Ola Lilith part two: she comes to America and makes a hit with the song "Varshe"
[Continued from part one] Naturally after reading those reviews I was very curious about the song "Varshe." I can't remember how I got my hands on the sheet music. When I did, though, I was sort of perplexed. The verse and first chorus comprise a rather generic encomium. In the second chorus we are in the world of a Warsaw streetwalker, sick of her dreary, cynical life. Huh?
I was so curious I spent a lot of money to get a copy of the script of "Dos Meydl fun Varshe" and I would have published a translation except it's missing one very crucial page. It's like this: Ola played "Lola," a girl from a well-to-do assimilated Jewish family in Warsaw [this was Ola's own background - she did not learn Yiddish until she wanted to be a performer on the Yiddish stage.]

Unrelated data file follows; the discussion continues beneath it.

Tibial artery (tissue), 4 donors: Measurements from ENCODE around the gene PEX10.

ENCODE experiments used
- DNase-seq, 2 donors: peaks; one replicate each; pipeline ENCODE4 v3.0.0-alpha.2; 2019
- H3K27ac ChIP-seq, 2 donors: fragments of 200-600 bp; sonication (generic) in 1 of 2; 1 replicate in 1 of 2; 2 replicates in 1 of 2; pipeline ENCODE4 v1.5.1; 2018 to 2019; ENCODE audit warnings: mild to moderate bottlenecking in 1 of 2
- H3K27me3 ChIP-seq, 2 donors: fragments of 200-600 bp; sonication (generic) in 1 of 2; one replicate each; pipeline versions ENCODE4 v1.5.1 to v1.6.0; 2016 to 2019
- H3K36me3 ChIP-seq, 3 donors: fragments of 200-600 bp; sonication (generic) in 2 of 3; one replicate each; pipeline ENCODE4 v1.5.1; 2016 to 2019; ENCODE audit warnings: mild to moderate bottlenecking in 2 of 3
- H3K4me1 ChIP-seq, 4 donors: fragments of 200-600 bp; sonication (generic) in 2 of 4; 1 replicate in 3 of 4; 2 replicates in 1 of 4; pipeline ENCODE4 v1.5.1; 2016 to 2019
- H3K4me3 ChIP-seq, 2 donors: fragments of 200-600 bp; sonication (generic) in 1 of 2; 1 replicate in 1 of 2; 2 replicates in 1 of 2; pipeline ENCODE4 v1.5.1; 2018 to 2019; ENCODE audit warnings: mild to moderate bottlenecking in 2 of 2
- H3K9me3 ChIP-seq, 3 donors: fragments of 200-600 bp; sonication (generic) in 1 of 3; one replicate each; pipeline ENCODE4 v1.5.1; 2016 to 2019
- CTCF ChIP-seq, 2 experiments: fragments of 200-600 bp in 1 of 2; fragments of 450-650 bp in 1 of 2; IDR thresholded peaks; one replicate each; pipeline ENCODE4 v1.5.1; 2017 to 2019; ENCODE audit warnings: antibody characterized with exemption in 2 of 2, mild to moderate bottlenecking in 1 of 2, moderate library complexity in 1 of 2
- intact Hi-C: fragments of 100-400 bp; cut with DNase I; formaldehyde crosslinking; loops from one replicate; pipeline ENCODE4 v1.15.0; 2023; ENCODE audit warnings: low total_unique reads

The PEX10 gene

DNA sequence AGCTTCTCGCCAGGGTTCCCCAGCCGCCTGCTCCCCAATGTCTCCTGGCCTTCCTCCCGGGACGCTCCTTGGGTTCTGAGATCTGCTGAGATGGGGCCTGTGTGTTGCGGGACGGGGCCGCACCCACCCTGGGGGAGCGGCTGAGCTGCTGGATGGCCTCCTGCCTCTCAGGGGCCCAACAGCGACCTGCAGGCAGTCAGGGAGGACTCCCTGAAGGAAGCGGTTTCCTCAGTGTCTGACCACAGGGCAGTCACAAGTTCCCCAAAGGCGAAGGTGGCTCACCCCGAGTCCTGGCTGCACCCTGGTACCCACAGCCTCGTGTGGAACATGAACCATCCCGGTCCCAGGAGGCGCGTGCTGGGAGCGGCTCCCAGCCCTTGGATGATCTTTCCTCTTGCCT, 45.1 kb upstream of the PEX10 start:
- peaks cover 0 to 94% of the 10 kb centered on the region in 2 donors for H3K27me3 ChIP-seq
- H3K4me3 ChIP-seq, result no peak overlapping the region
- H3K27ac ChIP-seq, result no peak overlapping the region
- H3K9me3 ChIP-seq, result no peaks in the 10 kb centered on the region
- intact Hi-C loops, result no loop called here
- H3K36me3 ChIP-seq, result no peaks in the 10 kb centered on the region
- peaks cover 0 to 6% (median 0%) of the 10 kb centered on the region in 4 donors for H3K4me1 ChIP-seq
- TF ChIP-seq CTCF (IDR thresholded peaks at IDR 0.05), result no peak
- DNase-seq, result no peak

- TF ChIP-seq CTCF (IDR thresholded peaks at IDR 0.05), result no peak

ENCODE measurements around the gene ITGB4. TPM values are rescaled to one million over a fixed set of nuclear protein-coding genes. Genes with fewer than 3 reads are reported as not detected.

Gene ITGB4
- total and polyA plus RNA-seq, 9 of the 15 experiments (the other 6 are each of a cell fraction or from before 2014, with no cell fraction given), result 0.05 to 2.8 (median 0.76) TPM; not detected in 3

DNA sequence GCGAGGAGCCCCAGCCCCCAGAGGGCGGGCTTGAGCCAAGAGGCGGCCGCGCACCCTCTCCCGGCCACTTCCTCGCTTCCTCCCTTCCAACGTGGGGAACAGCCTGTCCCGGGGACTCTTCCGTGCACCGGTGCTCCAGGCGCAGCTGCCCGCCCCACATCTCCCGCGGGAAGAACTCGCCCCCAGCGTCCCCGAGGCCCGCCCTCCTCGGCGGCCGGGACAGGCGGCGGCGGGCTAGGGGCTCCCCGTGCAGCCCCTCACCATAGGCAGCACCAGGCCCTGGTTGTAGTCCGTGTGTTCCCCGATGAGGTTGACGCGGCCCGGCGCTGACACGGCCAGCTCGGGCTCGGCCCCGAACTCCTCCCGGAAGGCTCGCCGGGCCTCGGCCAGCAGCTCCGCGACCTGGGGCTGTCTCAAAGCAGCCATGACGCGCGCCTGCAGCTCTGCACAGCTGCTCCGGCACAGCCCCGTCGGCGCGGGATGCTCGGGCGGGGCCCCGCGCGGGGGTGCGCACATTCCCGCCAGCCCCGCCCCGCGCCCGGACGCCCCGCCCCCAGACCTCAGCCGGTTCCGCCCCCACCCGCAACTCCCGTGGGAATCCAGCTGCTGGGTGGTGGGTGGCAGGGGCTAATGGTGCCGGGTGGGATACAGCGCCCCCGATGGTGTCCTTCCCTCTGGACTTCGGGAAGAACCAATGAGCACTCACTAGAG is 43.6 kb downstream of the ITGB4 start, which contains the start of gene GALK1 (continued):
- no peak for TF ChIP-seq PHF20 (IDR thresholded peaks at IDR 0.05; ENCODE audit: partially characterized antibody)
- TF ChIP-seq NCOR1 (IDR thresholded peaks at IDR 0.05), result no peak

The family is so assimilated, the show opens at their party on Christmas Eve! Her parents are social climbers and are trying to get Lola and her sister to marry these two scumbag Christian guys, a nobleman and a soldier. Unbeknownst to the parents, they are despised not only by both their prospective son-in-laws, but even by their maid and manservant!
To her parents' disgust, Lola has fallen in love with a Jewish comedian. It was "not done" for a nice girl to hang around with actors, much less go on stage herself! The culmination of the first act: she gets thrown out of the family and goes off with her "portner."
In the second act various people she knows sneak into the cabaret to watch her. The two scumbags almost pull off a plot to ruin Lola's father but she and the "zhidovke komediant" get wind of it and foil the dastardly deed.
It's sometime during the second act that the song "Varshe" is reprised, this time as Lola wanders the beloved streets of Warsaw. Having been thrown out of her middle-class family, she now consorts with the lower element and this is why the second chorus is so dark. Unusual for the Yiddish theater in America.
Here's the music video I just made, with English captions:
And you can, as always, get the words, the translation, and the sheet music from me:
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